Return to Index
Seismological observations constitute integral part and one of major components of comprehensive geoscientific studies anywhere on the Earth. A special role of the above in the comprehensive studies is determined by the fact that unlike many other geological methods they provide an output information on the environment, geological interpretation of which is to the lesser extent subject to estimate and personal views of particular executors. In addition, seismic method is the only remote geophysical method with nearly unlimited coverage affording the scope of research into poorly accessible areas which is especially demanding for the Arctic Region. The scientific and operational value of seismic data applications apparent. The only fact establishing the existence or absence of a higher seismicity considerably affects both our understanding of the modern geological and tectonic setting of the region, and the assessment of its potential and expediency of its industrial exploration.
As a geographic unit, the Arctic comprises the Arctic Ocean and islands, adjacent parts off the Pacific and Atlantic Oceans, northern margins of the American and European continents, and Greenland. Strictly speaking, the Arctic border has been conventionally marked along the southern termination of the tundra zone, and in this case, it covers an area of 27 million square kilometers with allowance for significant deviations off the line in different regions. Most often the border is marked along the North Polar Circle (21 million square kilometers). We have also adopted the latter interpretation of the Arctic border.
At present, a large volume of instrumental materials has been gathered to prove the existence in the Arctic of major sufficiently active seismic zones. Seismic events have been reported to have magnitudes as high as 6 and even 7. Data on spatial distribution of earthquakes, their intensity and focal mechanism solutions constituting the base of many papers on the tectonics of the Central Arctic Basin , its shelf seas and coasts have become an invaluable contribution to gaining a better geological insight into this polar area. Until recently the application aspect of seismic information on the Arctic has been much lesser used, which is cause by its low population level and fairly poor industrial development. However, the role of application will be growing fast, and the assessment of the effect of seismic macroocurrences will be equally demanding both for onshore and offshore areas. Marine drilling rigs are now operating on the seismically active shelves off the Beaufort and Norwegian seas. The outlook of the petroleum potential of the Barents and Laptev seas seems to be promising.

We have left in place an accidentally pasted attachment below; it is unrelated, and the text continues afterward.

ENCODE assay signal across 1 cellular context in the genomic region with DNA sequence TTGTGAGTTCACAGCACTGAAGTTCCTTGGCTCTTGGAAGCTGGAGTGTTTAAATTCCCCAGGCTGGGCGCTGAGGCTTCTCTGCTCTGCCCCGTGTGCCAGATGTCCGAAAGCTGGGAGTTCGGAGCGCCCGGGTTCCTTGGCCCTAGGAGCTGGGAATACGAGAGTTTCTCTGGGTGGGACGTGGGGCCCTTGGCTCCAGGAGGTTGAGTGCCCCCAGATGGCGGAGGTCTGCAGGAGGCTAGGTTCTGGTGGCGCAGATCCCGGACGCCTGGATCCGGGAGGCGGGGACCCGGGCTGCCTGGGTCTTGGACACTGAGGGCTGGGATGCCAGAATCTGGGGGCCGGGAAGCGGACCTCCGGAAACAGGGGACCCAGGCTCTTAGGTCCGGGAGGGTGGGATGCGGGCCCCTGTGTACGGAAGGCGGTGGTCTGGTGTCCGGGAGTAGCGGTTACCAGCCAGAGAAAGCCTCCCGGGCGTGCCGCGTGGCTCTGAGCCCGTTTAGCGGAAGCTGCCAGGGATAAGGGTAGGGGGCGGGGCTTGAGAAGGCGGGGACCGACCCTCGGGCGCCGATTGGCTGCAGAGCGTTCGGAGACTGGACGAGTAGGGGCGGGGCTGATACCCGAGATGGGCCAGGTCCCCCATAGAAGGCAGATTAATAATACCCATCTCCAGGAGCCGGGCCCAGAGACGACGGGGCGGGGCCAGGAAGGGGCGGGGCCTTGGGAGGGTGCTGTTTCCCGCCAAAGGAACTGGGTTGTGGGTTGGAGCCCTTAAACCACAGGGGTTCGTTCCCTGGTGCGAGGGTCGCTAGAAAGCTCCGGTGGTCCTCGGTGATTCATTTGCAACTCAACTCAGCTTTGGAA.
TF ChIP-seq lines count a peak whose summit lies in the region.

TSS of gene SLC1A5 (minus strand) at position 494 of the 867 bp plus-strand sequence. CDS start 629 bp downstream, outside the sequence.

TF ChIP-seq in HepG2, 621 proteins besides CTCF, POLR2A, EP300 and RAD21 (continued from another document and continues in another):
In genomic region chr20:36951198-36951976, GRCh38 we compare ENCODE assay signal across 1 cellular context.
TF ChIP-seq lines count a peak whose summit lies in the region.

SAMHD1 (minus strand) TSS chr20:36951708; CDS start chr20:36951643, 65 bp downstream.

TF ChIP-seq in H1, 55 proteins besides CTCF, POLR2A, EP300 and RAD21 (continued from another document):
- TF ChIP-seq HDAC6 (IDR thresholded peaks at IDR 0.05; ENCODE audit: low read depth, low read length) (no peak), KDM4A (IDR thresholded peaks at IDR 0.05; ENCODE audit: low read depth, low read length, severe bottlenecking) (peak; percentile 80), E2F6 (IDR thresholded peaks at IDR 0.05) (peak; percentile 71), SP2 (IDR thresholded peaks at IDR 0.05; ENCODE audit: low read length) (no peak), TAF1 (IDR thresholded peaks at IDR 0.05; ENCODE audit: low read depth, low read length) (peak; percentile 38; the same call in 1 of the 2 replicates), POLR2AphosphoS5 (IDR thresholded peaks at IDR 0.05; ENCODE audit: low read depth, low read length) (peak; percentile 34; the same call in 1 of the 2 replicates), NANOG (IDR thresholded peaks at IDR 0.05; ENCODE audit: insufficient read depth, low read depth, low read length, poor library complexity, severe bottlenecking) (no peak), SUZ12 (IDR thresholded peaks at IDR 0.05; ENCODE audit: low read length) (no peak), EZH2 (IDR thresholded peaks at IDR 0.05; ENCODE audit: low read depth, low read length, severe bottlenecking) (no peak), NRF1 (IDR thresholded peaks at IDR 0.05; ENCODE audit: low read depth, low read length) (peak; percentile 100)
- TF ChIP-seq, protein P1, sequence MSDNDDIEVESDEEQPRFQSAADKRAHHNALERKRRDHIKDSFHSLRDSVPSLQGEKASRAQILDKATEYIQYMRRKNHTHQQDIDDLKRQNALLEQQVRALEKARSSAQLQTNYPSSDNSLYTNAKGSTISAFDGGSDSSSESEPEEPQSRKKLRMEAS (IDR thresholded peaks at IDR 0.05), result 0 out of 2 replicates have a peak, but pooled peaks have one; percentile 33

To the author¸s best knowledge, a vast majority of scientific papers concerning seismicity and seismic tectonics of the Arctic address discussion of particular regions, basic notice being taken of the Mid-Arctic Belt, which is by all means quite explicable. Most post-war summary studies based on a fairly large volume of factual material concerned mainly the European part of the Arctic Region. In addition, since their advent a new and fairly vast amount of information has been obtained. The most updated summary has been reported from "The Arctic Ocean Regions", Chapter entitled "Seismicity and focal mechanisms..." (The Arctic Ocean Region,1990). However, a similar amount of seismic evidence is disseminated in many other chapters dedicated to particular Arctic regions, which to a certain extent, prevents from attaining a full understanding of the problem. Moreover, the evidence on focal mechanisms are mainly restricted to the second half of the 1970s. More recent national papers similar to the present one do not exist whatsoever.
The purpose of this publication is somewhat to fill the gap. It contains and provides an analysis of the information on the history of seismic research into the Arctic, distribution of the Arctic earthquakes and stress mechanisms in the foci, it also traces the relationships between seismicity and tectonics expressing some ideas about the geodynamics of active seismic zones in the Arctic and their rank in the row of the Earth¸s seismically active zones.
The Arctic Seismic Data Bank made by VNIIOkeangeologia was adopted as a factual base. It contains information on earthquakes in the Arctic and adjacent areas over the entire period of instrumental observations.
The applied value of this paper is that the factual information contained therein and the set of geological conclusions in combination with the data bank constitute the base for studies of seismic zonation and microzonation of the Arctic Region, and at this particular view, the paper may be regarded as an initial necessary step of these studies. The paper presents assessments of seismic hazards for the offshore Eurasian Subbasin of the Arctic Ocean and adjacent shelf seas which were made by the author some 25 years ago, and according to subsequent investigations (Assinovskaya,1994) basically are still in force at present.
English version of the book is a newer edition comparing with Russian publication of 1995 year owing to utilization of additional data about focal mechanisms and magnitudes of the Arctic earthquakes.
In the solution of the problems the author was largely assisted by scientific editors I.S.Gramberg, RAS Academician, Yu.E.Pogrebitskiy, RAS Corresponding Member, and V.V.Verba, M.L.Verba, E.E.Musatov, V.E.Volk, B.G.Lopatin, A.A.Krasilshchikov, D.V.Semevsky, V.I.Ustritskiy, V.D.Dibner, O.P.Dundo, B.I.Kim, B.M.Kozmin, B.S.Imaev, B.A.Assinovskaya, A.F.Grachev, A.P.Lazareva, I.P.Gabsatarova, A.A.Vinnik and others, who kindly made available materials and provided their comments, advice and recommendations. The author extends his sincere acknowledgment to the above persons. Besides, the invaluable help of faithful and reliable Arctic expedition mates, primarily, B.T.Barychev and V.V.Vasiliev, is also greatly appreciated.